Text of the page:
A: Please don’t eat me.
B: Listen, even after you’ve become a cadaver, you’re still retrievable. God is within us and he has different ways of showing it in our lives, and this is just one way of showing it.
A: Don’t eat—
B: —My friend sent you to me, assuring me that I can use you freely…
A: Please don’t eat me.
Abstract representations of space like Vignelli’s map might make the viewer imagine that she is lost in an overgrown circuit board, a geometry problem, a modern Arabesque designed to awe without representing life. Maps, after all, are always more than utilitarian schematics; at times they are expressions of faith.
A: She did not seem to understand we were talking about a comedy book and not the transcripts from the Nuremberg Trial.
B: That hamster was going to start appearing in press conferences.
A: Right? For selfish reasons, I wish she’d decided to spend more time being a genius.
B: Obviously. Efficiency is great for U.S. Steel, but it doesn’t necessarily make sense for books.
A: I want a beautiful life but I’m stuck in this Garbage World with you people.
B: You’re the one who decided to leave three lanes closed during rush hour.
A: It was interesting giving my dark side the keys to the car. I went joyriding…
GPS gives one an easier sense of location, but its power to do so depends on a network of moving satellites, determining location as they orbit with the earth. Whatever the illusions our iPhones, Garmins, and airplane screens provide, we are all seafarers now.
“Remember that great line from 1984? ‘If you want a picture of the future, imagine a boot stamping on the human face—forever.’ The way I look at these recent revelations about our surveillance capacities—I think that what’s been revealed to us, essentially, is the boot of the future. This massive surveillance/intelligence system, documented by Snowden and others—this is the boot of the future. And the question is going to be, eventually, who wears the boot?”
As part of PEN’s World Voices Festival, poet Eileen Myles participated in the Obsession series at the Standard, East Village. Myles’ topic was “Spoilage”…
Wear a wedding dress. That says, I care so little about this date that I’m willing to destroy any possibility of a future for us. Deranged behavior is the new effortlessness—are you following me?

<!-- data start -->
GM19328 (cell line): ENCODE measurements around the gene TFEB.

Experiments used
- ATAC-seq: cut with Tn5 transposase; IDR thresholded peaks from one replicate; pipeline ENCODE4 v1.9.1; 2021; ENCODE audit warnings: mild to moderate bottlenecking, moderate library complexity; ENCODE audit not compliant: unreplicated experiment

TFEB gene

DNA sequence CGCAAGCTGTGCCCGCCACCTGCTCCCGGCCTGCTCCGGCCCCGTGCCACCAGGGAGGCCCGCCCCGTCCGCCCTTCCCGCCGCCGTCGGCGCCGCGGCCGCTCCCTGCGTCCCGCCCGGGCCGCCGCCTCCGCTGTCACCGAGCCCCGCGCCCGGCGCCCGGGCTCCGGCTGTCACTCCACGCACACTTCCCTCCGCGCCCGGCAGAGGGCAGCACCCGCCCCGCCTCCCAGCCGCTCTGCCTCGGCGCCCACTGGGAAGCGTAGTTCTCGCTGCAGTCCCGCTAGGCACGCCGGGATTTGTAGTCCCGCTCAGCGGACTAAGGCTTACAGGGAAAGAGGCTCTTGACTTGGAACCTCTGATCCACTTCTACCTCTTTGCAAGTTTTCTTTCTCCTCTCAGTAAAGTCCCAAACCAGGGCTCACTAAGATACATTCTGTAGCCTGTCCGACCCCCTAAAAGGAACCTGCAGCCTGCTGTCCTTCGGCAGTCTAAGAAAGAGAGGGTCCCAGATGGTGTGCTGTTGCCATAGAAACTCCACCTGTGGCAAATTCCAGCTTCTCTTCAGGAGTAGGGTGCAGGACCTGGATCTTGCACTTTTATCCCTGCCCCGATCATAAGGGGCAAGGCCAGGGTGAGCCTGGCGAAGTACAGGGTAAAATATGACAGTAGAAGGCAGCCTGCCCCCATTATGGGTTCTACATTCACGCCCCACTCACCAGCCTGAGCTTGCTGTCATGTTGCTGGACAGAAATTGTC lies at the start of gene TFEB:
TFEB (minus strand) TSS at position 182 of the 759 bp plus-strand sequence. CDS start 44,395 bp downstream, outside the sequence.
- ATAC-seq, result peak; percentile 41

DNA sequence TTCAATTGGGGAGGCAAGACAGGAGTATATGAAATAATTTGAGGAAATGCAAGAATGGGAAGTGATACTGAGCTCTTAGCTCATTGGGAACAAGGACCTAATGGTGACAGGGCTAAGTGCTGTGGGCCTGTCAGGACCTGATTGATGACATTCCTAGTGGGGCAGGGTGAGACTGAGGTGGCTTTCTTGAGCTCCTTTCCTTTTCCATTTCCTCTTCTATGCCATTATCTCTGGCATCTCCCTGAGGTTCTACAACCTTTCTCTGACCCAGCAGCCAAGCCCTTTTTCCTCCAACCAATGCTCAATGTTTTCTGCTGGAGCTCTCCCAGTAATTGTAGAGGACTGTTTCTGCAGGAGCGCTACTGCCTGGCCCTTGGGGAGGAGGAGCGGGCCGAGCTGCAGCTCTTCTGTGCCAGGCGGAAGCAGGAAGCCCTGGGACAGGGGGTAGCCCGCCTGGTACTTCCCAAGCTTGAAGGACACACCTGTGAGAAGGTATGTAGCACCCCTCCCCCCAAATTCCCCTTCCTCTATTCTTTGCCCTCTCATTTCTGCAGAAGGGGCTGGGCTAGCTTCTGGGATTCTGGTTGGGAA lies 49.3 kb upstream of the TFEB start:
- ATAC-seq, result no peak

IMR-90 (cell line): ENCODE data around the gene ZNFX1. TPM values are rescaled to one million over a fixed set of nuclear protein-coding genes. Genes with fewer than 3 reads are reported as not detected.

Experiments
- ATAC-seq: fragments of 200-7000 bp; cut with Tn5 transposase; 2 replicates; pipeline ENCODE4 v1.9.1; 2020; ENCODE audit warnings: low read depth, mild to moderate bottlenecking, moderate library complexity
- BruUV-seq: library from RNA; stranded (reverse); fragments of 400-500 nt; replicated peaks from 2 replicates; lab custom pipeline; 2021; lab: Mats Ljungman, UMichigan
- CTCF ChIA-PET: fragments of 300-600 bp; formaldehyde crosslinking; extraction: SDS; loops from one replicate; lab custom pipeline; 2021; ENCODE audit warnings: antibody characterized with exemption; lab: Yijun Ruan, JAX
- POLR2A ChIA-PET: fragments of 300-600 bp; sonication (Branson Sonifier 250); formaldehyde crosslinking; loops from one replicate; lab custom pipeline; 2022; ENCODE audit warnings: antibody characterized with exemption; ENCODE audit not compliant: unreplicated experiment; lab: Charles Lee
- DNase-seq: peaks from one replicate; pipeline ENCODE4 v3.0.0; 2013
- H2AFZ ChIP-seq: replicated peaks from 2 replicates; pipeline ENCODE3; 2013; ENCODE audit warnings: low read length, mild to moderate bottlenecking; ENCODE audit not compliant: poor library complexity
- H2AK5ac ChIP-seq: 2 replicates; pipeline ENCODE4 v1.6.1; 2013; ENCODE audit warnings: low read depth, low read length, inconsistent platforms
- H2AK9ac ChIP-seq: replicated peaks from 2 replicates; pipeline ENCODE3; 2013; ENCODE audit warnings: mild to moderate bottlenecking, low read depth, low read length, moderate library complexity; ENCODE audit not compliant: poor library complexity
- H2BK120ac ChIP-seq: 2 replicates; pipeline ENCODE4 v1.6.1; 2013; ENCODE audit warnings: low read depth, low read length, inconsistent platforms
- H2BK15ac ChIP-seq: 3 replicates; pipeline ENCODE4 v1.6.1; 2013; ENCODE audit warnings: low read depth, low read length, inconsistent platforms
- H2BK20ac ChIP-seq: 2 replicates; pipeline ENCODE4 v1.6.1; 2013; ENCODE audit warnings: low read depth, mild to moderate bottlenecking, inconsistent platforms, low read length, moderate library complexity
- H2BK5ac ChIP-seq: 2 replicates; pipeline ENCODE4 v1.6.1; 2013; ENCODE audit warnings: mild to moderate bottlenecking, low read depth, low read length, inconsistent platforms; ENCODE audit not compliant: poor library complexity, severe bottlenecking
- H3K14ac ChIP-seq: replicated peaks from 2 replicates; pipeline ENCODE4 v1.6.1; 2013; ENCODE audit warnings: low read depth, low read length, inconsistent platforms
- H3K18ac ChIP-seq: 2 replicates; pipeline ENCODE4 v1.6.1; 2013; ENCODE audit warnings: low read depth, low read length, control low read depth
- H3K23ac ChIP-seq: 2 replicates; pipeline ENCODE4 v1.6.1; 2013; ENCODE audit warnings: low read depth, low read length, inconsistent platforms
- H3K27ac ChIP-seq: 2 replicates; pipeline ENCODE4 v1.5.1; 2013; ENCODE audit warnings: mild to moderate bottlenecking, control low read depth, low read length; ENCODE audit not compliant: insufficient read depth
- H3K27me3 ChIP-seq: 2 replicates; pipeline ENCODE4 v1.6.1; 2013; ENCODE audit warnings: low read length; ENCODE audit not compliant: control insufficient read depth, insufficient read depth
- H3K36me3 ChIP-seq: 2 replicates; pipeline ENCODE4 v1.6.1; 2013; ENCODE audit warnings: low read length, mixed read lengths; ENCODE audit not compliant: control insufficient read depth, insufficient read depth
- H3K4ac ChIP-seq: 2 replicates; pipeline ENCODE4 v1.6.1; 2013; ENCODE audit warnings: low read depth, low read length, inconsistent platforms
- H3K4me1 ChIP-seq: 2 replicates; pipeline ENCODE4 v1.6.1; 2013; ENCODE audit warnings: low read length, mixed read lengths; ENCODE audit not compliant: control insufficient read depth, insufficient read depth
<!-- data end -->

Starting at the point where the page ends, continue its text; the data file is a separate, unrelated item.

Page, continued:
“I think that poetry has a very specific kind of freedom, which has to do with almost always not knowing what you’re saying until you’re saying it, or to be more precise, being able to improvise one hundred percent of the syntax. That is a very specific type of freedom, both powerful and dangerous. It’s so easy to write a silly thing with that freedom and yet it’s so moving when you arrive at a meaning at the end of the syntax…”
A: I apologize if this seems blunt, but what I must say is too important to dress up in flowery language.
A: —Give me a fucking website.
A: It’s time.
Now, our devils eat beating hearts, and our love interests have well-defined cheekbones.
A: It’s just that yesterday she had a small crisis. She is recovering from an operation. She doesn’t feel well.
B: Unforgivable behavior… I just assumed it would be all roses. She signed a letter of resignation?
Are we producing too much Shakespeare? Two Reader editors take sides.
B: Ok, but if we find out you voted—your five fingers? Michele? You might not see them anymore. There is not a shortage of what we can use. Like, Bible. You’ll be like, “Everything was very efficient. I was knocked out for a bit while they looked in my stomach, and was home again a few hours later. Man, was I impressed.”
A: Brutality stands in stark contrast to our values as a nation.
B: No. Brutality, cynicism…those too are civil rights worth fighting for…
A device perhaps for the incontrovertibility of the one to win credence for the other. That then is the proposition. Perhaps the result is a sandwich. This much being unknown.